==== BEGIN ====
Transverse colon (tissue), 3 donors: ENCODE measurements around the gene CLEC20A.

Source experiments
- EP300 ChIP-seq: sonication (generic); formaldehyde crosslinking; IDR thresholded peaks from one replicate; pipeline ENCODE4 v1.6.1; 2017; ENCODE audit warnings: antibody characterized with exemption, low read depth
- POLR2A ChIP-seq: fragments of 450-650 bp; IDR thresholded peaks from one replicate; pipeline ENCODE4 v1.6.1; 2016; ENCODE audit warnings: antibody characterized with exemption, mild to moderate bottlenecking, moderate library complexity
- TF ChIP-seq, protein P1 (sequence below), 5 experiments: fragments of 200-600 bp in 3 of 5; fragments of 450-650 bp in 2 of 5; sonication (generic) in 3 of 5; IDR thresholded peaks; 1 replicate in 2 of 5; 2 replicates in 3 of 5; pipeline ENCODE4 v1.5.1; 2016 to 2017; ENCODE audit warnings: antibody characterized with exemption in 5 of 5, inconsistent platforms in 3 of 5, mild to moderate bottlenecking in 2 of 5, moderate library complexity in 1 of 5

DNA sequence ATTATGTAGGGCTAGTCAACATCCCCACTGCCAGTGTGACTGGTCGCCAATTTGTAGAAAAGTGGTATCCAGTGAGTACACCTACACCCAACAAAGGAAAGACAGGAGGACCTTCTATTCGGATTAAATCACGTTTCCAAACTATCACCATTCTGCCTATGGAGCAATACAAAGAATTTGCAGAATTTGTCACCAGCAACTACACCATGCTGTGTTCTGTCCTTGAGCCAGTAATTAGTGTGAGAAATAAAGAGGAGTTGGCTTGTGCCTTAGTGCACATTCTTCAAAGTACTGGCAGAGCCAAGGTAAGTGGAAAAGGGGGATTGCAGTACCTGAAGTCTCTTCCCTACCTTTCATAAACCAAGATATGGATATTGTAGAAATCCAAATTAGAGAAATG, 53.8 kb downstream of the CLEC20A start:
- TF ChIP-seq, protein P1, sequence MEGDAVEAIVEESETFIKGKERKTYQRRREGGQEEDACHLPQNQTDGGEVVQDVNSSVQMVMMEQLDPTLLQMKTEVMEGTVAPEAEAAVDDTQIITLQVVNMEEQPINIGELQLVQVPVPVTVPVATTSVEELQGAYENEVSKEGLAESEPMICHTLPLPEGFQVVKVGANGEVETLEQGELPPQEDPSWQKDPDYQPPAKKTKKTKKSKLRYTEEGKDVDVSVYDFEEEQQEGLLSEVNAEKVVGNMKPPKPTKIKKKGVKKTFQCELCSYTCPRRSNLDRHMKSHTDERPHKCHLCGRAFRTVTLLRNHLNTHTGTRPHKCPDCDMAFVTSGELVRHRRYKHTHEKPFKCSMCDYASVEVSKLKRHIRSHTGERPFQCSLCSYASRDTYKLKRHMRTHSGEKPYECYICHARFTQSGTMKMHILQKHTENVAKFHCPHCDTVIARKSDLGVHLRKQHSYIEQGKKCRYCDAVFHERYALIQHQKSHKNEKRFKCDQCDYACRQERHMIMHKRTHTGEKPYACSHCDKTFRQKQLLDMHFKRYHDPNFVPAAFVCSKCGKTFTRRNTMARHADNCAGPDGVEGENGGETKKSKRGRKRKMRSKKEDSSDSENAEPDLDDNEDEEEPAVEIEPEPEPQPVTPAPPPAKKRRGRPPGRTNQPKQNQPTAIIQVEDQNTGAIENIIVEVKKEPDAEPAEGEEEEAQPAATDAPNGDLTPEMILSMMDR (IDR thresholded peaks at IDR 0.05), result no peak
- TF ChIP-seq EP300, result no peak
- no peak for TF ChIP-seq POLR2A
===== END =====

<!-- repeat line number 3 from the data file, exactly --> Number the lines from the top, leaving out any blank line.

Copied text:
- EP300 ChIP-seq: sonication (generic); formaldehyde crosslinking; IDR thresholded peaks from one replicate; pipeline ENCODE4 v1.6.1; 2017; ENCODE audit warnings: antibody characterized with exemption, low read depth